UPDATED: Newark education officials think they have a solution to the problem of local teachers racing out the schoolhouse door each afternoon — free tuition for employees’ children.
According to policy, if not always practice, Newark Public Schools employees who live outside the city must fork over tuition if they want their children to attend public school in the district. While officials could not say how many employees currently pay tuition, Superintendent Roger León suggested that some staffers have transferred their children out of the district after being charged.
On Tuesday, the school board voted to eliminate those charges, adding Newark to a lengthy list of school districts across New Jersey that reduce or waive tuition fees for employees’ children. While each district sets its own tuition rate for non-residents, some affluent school systems charge more than $11,000 per student.
Newark officials argue that offering a free education to employees’ children will help with recruitment and keep teachers from rushing home each afternoon to pick up their children from school.
“The idea behind this was to motivate our staff not to leave at the end of the day,” León told the school board during its December meeting.
While the board approved the policy change at its meeting Tuesday evening, it did not publicly discuss the policy Tuesday or release the language of the revised policy.
In previous meetings, several board members expressed serious concerns about the plan, including whether it would saddle the district with new costs and force Newark residents to compete with non-residents for spots at popular schools.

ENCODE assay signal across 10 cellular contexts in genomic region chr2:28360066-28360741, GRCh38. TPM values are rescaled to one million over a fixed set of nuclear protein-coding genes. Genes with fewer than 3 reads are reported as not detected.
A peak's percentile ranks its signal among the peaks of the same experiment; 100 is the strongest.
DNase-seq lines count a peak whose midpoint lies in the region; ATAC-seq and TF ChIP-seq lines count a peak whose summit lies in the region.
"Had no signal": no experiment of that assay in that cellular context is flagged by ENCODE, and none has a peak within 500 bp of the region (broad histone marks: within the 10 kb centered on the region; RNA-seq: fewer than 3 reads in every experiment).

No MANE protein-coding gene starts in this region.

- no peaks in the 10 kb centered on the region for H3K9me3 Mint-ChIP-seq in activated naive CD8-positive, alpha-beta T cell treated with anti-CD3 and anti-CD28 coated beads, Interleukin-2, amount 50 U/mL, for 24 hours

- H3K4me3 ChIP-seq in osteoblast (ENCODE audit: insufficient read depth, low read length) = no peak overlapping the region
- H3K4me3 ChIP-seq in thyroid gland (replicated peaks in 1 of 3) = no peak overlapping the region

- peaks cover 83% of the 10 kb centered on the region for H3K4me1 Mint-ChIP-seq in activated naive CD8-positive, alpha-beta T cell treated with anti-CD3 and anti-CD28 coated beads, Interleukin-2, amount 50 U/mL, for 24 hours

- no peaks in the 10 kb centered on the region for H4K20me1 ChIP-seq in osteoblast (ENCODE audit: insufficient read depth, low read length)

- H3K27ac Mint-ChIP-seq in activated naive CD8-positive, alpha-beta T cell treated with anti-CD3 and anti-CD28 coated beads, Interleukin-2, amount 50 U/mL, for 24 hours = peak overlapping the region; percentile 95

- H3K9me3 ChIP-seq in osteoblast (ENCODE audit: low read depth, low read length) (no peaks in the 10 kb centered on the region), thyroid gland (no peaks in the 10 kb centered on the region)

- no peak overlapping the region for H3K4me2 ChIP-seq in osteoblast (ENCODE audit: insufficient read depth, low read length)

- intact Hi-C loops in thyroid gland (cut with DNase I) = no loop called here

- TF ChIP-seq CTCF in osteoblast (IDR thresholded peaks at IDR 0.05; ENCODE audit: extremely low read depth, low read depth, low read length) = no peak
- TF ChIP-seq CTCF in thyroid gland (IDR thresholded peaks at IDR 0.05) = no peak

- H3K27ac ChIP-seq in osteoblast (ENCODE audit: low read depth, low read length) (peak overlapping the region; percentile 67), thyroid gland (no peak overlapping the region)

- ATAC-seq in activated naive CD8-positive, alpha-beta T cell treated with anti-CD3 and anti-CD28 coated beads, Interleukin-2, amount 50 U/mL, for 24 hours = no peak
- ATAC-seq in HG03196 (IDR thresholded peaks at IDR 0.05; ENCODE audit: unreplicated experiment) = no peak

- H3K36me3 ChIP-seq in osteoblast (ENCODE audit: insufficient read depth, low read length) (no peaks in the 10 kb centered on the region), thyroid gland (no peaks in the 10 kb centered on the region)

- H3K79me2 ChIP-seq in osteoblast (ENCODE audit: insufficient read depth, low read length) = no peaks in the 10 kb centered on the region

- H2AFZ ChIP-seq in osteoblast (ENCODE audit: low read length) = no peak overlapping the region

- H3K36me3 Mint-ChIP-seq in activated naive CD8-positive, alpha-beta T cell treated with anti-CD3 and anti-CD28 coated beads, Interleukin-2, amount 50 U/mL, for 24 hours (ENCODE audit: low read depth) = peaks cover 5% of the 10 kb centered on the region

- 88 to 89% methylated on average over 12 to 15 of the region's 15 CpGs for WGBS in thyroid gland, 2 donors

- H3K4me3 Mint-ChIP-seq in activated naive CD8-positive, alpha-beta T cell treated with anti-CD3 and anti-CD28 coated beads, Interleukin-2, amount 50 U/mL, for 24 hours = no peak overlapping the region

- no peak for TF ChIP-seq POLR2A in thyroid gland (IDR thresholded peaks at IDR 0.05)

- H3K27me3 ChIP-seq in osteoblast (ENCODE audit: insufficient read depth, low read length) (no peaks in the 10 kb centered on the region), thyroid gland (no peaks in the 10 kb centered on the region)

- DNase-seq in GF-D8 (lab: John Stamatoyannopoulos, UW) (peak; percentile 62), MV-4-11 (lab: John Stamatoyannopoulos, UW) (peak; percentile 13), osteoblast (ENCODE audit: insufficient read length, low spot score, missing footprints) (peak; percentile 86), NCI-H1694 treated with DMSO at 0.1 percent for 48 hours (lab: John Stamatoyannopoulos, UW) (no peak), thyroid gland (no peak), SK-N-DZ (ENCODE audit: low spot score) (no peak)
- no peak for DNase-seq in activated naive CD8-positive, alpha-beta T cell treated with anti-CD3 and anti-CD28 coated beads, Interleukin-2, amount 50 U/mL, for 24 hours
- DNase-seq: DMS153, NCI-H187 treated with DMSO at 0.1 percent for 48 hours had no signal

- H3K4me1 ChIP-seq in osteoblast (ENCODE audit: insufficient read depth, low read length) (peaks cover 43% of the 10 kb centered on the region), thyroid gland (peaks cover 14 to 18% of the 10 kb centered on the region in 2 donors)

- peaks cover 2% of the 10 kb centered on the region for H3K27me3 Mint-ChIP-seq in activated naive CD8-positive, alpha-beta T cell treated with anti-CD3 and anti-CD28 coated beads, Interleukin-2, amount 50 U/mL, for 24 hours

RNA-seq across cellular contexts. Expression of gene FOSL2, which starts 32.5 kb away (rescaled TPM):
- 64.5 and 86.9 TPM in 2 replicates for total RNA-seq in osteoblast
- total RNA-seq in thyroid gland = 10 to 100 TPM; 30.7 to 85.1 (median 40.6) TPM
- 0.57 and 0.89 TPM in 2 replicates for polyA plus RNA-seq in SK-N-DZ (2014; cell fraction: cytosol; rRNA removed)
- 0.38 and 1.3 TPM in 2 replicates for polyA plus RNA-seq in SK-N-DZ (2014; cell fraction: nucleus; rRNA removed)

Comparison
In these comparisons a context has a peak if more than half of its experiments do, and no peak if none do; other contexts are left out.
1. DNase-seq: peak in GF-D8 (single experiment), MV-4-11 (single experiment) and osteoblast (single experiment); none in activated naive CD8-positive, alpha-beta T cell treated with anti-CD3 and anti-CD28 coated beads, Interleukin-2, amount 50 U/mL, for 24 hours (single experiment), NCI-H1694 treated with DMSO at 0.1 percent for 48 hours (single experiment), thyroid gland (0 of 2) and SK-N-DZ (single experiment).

The proposal has also touched on a larger debate in Newark about whether people who earn a living in the city — including educators — have a duty to live there. More than 80 percent of Newark workers live outside the city, according to one analysis. The rate is about the same for teachers, with only about a quarter of Newark teachers residing in the city, according to a former official citing an internal district analysis.
Proponents of the policy change say that, while it may be ideal for Newark teachers to live in the city, making it easier for non-resident educators to enroll their children in the city’s schools will only enhance their commitment to the district. But critics worry the proposal will encourage even more teachers to live outside Newark, depriving the city of their tax dollars and community involvement.
“I would like to see the employees actually live in Newark,” said board member Leah Owens at the Dec. 18 meeting. “That would help to really boost the city as a whole.”
The details of the enrollment policy change remain unclear. Could Newark students lose spots in sought-after schools to the children of employees who live outside the city?
“We will not bump a Newark resident to put in a non-Newark resident,” Tave Padilla, the board member who chairs the committee that oversees enrollment, said at the board’s business meeting this month. “It doesn’t work that way.”